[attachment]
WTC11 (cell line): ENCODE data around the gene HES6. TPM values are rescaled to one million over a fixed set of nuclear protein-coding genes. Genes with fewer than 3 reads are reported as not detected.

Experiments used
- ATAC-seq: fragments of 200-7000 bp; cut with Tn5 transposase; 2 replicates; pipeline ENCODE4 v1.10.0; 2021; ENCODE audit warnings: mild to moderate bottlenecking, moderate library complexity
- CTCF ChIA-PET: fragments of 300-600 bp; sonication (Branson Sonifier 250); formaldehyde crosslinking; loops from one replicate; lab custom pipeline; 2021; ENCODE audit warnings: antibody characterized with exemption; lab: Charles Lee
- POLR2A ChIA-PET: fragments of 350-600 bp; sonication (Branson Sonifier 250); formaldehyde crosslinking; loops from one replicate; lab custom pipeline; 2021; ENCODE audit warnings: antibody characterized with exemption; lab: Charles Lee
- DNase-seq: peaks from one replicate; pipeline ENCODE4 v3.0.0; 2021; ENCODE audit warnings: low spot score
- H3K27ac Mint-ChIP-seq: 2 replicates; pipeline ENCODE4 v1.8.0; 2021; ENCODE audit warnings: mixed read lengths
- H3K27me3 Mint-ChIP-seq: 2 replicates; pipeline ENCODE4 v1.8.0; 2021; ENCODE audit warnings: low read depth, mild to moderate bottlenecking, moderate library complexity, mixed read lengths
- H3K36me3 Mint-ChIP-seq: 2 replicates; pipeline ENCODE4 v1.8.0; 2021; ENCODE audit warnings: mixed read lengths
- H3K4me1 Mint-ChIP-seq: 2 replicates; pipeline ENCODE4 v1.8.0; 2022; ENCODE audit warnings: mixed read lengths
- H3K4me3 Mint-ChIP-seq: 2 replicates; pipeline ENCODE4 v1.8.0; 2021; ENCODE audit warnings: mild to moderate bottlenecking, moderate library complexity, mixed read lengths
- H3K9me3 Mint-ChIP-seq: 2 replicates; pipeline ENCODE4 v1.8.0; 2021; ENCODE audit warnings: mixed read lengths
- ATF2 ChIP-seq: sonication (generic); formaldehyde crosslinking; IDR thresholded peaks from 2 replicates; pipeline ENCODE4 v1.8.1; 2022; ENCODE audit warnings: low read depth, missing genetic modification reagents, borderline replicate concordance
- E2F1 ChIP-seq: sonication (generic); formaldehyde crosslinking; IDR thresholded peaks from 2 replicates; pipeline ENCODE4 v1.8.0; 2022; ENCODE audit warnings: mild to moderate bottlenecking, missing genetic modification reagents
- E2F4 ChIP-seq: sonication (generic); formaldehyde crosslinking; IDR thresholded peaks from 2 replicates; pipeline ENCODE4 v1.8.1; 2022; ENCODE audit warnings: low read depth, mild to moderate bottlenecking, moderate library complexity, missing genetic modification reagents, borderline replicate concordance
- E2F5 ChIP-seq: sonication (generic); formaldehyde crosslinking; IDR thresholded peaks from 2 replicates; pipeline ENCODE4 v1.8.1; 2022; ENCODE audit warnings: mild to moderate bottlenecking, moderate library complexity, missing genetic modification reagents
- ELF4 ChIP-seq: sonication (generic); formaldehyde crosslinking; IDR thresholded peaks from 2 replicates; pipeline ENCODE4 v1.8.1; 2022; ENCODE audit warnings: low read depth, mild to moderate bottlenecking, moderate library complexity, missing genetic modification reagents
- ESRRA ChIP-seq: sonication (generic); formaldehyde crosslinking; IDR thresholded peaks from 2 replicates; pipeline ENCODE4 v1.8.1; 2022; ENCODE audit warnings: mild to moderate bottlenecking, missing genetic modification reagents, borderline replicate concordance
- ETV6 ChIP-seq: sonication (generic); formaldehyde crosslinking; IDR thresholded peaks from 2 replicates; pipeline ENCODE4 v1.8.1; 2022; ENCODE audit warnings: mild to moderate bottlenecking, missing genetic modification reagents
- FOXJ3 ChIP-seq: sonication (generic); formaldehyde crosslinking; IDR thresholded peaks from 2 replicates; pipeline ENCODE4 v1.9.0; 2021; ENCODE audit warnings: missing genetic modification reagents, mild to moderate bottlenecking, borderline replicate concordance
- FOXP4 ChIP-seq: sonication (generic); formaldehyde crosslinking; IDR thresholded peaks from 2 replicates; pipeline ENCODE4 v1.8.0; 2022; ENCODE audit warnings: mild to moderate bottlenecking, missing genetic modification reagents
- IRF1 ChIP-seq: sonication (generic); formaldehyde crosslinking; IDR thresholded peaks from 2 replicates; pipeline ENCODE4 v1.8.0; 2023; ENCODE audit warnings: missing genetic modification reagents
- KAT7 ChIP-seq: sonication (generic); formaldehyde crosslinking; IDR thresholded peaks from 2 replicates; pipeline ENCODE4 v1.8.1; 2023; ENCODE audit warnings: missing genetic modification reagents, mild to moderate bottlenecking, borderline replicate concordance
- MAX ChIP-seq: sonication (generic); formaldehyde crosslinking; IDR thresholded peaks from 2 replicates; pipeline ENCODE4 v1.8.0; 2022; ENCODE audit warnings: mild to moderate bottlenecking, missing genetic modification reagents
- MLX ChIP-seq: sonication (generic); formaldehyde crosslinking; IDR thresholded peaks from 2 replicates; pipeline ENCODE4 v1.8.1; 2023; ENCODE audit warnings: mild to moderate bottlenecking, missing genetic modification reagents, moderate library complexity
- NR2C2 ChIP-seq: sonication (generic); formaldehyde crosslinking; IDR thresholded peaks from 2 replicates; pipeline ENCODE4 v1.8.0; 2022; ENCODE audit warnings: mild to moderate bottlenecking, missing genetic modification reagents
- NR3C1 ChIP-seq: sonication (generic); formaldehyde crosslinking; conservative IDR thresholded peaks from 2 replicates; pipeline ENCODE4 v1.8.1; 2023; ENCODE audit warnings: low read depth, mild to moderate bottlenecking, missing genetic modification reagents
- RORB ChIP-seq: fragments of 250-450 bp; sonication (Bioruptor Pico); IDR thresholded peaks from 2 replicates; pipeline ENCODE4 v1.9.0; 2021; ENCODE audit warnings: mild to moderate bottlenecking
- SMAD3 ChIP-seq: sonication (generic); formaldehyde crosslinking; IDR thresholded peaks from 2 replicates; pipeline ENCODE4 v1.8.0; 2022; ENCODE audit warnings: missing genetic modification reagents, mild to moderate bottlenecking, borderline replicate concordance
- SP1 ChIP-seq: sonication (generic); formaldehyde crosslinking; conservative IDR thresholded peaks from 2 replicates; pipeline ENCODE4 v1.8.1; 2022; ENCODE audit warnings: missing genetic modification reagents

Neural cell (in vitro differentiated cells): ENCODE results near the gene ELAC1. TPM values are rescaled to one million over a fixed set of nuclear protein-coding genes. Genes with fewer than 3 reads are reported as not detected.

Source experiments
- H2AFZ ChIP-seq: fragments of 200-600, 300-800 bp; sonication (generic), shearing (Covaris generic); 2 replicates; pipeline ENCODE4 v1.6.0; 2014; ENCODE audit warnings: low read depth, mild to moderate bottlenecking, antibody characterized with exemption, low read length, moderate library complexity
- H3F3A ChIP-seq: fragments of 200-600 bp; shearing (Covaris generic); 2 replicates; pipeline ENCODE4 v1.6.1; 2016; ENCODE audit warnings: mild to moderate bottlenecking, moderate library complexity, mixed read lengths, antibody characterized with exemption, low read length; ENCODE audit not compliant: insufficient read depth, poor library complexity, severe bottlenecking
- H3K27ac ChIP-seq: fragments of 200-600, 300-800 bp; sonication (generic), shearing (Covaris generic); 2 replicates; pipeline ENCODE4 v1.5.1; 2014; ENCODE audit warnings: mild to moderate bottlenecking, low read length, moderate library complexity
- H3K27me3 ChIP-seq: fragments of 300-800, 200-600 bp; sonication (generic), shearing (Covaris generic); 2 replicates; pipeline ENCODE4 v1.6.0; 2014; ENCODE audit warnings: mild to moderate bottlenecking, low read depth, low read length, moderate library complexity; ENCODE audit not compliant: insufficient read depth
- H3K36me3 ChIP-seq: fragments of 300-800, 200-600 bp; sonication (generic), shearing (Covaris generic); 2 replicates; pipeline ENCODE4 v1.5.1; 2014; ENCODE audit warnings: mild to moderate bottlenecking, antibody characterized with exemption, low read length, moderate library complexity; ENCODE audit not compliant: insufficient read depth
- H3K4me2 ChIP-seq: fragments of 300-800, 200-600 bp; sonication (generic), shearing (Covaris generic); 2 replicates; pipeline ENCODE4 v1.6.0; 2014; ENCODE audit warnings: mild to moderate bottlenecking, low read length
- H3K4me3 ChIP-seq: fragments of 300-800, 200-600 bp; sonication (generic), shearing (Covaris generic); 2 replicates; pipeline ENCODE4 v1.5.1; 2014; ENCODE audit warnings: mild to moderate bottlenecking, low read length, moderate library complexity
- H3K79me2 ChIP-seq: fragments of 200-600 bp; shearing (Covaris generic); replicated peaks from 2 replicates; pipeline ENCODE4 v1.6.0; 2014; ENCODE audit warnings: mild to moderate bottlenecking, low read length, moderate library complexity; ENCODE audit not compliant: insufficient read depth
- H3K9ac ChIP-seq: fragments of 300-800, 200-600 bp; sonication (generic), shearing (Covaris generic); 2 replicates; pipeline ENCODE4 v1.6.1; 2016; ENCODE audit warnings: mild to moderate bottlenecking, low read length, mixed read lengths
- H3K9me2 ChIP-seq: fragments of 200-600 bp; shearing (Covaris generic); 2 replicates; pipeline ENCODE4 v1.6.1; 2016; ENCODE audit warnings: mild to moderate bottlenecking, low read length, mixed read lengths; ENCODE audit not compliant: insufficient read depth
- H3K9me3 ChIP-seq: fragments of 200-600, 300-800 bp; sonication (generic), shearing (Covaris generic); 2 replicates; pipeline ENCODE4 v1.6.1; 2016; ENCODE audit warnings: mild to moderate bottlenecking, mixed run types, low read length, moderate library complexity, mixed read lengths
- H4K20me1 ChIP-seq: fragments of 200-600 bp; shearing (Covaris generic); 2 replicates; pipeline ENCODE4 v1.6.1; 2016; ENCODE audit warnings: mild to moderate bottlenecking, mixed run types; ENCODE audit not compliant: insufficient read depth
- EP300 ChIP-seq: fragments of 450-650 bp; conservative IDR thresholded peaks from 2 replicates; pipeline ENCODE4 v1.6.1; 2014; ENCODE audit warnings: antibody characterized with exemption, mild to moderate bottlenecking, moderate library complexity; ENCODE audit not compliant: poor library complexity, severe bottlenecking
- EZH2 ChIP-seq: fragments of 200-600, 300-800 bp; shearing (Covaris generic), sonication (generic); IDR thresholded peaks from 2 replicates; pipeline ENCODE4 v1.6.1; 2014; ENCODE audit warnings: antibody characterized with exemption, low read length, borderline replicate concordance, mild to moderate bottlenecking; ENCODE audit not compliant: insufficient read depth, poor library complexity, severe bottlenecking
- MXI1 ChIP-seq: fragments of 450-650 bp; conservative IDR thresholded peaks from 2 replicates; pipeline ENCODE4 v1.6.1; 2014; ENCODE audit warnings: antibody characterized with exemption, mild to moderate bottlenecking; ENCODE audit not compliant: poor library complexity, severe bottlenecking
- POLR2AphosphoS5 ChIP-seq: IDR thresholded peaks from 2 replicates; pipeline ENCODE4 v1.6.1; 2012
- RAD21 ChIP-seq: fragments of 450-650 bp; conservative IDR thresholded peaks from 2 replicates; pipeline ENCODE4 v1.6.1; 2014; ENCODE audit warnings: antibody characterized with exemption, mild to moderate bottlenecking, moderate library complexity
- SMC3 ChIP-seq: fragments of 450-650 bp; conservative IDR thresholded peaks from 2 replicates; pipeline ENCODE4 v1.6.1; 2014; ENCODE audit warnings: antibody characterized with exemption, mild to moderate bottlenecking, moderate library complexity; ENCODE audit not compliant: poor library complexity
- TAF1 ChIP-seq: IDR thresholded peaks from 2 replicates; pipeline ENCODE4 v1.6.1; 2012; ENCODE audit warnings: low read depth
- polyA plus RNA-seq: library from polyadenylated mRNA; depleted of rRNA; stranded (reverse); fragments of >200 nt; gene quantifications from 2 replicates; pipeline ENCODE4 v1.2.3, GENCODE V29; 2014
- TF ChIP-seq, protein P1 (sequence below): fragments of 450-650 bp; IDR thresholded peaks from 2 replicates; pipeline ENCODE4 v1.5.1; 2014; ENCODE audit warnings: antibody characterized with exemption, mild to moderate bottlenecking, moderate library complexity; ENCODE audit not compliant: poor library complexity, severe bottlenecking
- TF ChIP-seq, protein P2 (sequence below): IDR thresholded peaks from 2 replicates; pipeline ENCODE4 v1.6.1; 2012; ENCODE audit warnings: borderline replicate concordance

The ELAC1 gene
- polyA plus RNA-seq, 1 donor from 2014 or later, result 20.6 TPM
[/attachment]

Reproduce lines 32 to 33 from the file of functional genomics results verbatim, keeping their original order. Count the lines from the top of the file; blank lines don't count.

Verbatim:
Source experiments
- H2AFZ ChIP-seq: fragments of 200-600, 300-800 bp; sonication (generic), shearing (Covaris generic); 2 replicates; pipeline ENCODE4 v1.6.0; 2014; ENCODE audit warnings: low read depth, mild to moderate bottlenecking, antibody characterized with exemption, low read length, moderate library complexity